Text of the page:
Over the years, I have become resigned to having to show my special-status card and having it scrutinized to make sure that I really am allowed to enter that special zone. I have become resigned to traveling with colleagues who do not have to show their card or who just flash their card quickly to gate agents who then stop me so that I can prove my worthiness to entire the Premium Elite Special Place. This is a very minor inconvenience, and I can usually get over the fleeting feeling of micro-humiliation by reminding myself of the alternative.

And yet this bothered me on my travel this week: As usual, I had to show my card, it was examined closely to make sure that it was not an expired card etc., and I was allowed in. The man behind me saw what I had to do and started to get out his card. The gate-keeper said to him, loudly and with apparent unconcern that I was a meter away and would hear: "I don't need to see YOUR card, sir. You LOOK like a first-class guy."

Memo to Airlines: Consider adding to your training of these gate agents some instructions about not blatantly insulting middle-aged women who do not look like "first-class guys". 

Little did I know that this minor little irritation with a certain airline would be dwarfed by what happened during the rest of the trip, but that is another story.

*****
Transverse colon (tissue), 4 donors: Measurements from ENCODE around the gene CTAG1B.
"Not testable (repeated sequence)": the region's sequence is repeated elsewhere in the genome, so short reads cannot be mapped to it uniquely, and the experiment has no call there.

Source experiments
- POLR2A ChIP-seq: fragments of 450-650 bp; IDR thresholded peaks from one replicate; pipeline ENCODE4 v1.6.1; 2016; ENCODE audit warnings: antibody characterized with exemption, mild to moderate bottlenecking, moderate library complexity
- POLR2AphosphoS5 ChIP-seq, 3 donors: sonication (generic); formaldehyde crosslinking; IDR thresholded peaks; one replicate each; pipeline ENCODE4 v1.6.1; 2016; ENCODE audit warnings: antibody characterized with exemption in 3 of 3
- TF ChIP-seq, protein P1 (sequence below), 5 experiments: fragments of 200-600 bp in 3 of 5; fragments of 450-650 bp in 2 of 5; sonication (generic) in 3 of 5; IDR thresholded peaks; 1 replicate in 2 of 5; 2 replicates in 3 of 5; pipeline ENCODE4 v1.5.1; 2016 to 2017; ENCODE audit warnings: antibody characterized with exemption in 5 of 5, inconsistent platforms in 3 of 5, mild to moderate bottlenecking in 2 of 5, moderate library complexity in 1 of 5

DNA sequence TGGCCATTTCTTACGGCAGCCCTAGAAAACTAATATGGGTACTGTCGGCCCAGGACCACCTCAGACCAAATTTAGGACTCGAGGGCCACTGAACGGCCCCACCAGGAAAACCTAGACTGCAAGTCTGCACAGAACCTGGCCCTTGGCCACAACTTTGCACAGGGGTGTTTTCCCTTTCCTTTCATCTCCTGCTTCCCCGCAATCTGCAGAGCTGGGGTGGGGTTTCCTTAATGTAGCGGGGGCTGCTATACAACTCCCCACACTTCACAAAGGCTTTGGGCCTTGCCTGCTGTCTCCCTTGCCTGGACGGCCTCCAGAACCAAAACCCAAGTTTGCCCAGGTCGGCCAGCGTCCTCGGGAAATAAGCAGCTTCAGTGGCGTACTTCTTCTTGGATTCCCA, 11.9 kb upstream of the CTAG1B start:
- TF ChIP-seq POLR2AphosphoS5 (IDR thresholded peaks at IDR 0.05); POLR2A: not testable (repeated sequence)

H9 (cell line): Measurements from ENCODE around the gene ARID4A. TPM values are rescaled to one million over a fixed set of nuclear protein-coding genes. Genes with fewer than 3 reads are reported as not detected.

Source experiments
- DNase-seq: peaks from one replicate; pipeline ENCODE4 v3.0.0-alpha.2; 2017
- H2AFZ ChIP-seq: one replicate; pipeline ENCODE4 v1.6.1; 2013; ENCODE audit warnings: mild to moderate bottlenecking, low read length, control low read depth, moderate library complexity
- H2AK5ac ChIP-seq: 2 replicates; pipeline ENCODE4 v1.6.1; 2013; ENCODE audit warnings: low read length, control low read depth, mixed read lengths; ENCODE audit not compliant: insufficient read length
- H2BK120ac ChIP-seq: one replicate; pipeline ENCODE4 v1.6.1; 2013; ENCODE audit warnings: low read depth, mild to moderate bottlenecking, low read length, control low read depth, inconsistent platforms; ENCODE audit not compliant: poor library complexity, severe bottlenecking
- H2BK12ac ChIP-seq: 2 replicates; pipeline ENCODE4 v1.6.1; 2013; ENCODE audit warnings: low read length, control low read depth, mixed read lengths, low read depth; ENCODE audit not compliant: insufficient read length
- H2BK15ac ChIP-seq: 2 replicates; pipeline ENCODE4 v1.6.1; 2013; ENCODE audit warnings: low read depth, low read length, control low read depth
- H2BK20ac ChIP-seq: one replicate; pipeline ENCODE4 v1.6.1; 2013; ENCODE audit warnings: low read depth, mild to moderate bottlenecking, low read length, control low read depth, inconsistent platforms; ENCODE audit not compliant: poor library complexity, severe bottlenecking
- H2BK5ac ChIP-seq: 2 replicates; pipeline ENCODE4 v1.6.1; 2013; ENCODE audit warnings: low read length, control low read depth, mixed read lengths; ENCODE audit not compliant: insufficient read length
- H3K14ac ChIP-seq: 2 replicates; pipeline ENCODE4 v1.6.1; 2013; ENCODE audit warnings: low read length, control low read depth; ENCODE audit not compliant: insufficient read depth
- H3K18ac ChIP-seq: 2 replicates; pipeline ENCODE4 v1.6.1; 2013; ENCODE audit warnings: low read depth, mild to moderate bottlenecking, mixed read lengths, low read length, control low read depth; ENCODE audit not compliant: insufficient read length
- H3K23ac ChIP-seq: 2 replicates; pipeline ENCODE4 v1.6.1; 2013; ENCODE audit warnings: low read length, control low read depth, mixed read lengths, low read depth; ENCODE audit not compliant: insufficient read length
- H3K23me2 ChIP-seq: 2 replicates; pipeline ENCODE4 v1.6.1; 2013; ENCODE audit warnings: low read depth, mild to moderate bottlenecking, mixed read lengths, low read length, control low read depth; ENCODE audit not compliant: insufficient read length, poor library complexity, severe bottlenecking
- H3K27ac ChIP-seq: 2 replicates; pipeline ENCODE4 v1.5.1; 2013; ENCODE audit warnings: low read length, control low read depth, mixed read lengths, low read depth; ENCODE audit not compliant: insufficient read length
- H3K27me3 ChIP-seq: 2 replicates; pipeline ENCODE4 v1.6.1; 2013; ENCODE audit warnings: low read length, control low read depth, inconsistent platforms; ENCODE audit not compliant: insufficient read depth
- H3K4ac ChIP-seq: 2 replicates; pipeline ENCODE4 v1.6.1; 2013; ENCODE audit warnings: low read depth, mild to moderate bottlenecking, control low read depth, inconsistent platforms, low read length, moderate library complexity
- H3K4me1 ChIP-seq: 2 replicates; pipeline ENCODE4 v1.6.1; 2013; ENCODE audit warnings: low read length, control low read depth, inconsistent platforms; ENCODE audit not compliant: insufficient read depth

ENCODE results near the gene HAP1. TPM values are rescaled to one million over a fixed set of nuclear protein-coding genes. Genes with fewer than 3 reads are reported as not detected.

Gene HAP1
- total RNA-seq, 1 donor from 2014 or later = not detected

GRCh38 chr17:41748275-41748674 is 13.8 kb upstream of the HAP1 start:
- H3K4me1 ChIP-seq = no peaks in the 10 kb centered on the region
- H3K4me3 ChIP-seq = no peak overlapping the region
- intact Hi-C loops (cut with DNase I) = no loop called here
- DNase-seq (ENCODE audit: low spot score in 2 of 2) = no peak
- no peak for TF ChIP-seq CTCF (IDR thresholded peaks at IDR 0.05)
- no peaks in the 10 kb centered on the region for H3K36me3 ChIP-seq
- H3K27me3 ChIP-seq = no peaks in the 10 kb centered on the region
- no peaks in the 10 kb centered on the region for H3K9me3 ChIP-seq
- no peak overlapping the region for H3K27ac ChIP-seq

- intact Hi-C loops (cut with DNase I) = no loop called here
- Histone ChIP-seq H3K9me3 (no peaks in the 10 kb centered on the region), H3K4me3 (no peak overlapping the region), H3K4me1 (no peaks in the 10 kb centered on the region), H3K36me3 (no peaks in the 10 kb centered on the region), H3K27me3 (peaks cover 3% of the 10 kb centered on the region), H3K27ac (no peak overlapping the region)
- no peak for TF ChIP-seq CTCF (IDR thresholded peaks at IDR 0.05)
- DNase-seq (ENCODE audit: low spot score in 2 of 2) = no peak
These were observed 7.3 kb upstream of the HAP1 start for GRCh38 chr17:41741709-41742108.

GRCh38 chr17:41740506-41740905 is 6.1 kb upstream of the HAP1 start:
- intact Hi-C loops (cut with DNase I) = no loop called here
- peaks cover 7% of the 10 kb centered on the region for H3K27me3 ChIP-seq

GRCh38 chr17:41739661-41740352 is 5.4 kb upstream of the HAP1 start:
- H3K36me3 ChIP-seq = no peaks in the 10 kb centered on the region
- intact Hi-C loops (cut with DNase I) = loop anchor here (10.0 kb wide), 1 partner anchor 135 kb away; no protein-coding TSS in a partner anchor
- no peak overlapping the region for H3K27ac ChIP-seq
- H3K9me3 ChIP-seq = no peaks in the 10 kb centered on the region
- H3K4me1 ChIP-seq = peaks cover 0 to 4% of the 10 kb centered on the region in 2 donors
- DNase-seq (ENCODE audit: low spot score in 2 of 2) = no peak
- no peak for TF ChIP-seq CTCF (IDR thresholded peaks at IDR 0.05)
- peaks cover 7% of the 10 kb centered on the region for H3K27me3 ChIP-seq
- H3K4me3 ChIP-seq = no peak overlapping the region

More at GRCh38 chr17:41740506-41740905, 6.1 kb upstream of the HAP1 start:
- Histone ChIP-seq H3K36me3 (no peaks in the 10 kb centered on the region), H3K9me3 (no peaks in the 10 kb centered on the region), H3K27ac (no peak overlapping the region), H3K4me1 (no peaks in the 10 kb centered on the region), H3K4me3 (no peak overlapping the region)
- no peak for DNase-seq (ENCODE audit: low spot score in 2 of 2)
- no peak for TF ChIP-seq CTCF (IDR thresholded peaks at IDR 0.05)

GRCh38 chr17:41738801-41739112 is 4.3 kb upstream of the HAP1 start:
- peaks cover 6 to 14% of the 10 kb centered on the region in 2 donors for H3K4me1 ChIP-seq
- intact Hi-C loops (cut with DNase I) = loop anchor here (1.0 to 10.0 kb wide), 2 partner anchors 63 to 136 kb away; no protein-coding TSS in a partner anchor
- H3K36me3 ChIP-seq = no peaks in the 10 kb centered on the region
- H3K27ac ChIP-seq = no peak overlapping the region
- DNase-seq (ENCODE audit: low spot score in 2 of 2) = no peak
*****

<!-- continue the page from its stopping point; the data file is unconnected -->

Monday, July 01, 2013

Prospective Grad Student Fail

Earlier this summer I met an undergraduate from another institution. The meeting was arranged by one of the student's mentors, who wrote to me saying that this student would benefit from meeting people whose research topics are similar to what the student has been doing for an undergraduate research project. This student is at a small school and, as a Prospective Graduate Student (PGS), they would also benefit from talking to a professor at a research university. So we set up a meeting.

From the very beginning, the conversation was confusing for me. PGS informed me early in the conversation that "no one else" (but PGS) is working on the particular research topic that we apparently had in common. I said, "Are you being sarcastic?". Oops, PGS was serious. So I said, "You mean other than me and a few dozen other people?" I explained that this was a very active topic of research, worldwide. I gave some examples.

Then PGS told me that some equipment at PGS's undergrad institution was very important for the research, but very few other places have these. I said, "We have two." Most research universities do.

PGS explained that the TopTwo schools according to the US News rankings were of most interest for graduate school, but this led to a question for me: Should PGS apply to "lesser" schools like mine? (meaning: not TopTwo). Um, no. Actually, I said I couldn't answer that for PGS in particular, not knowing anything about PGS's record, but I gave some examples of various subfields in which both, one, or neither of the TopTwo was a good place for graduate research.

My overwhelming impression was that PGS was immature, had spent too much time talking only to the undergrad advisor and not enough time immersed in the literature relavent to their research project, and was not at all prepared to have a professional conversation. The meeting was set up by a professor, not the student. I am not sure I will agree to that particular arrangement again. If a student wants to meet me, they can contact me.

Whether PGS will succeed or fail in graduate school, if accepted, is anyone's guess. Chances are that PGS will figure things out eventually.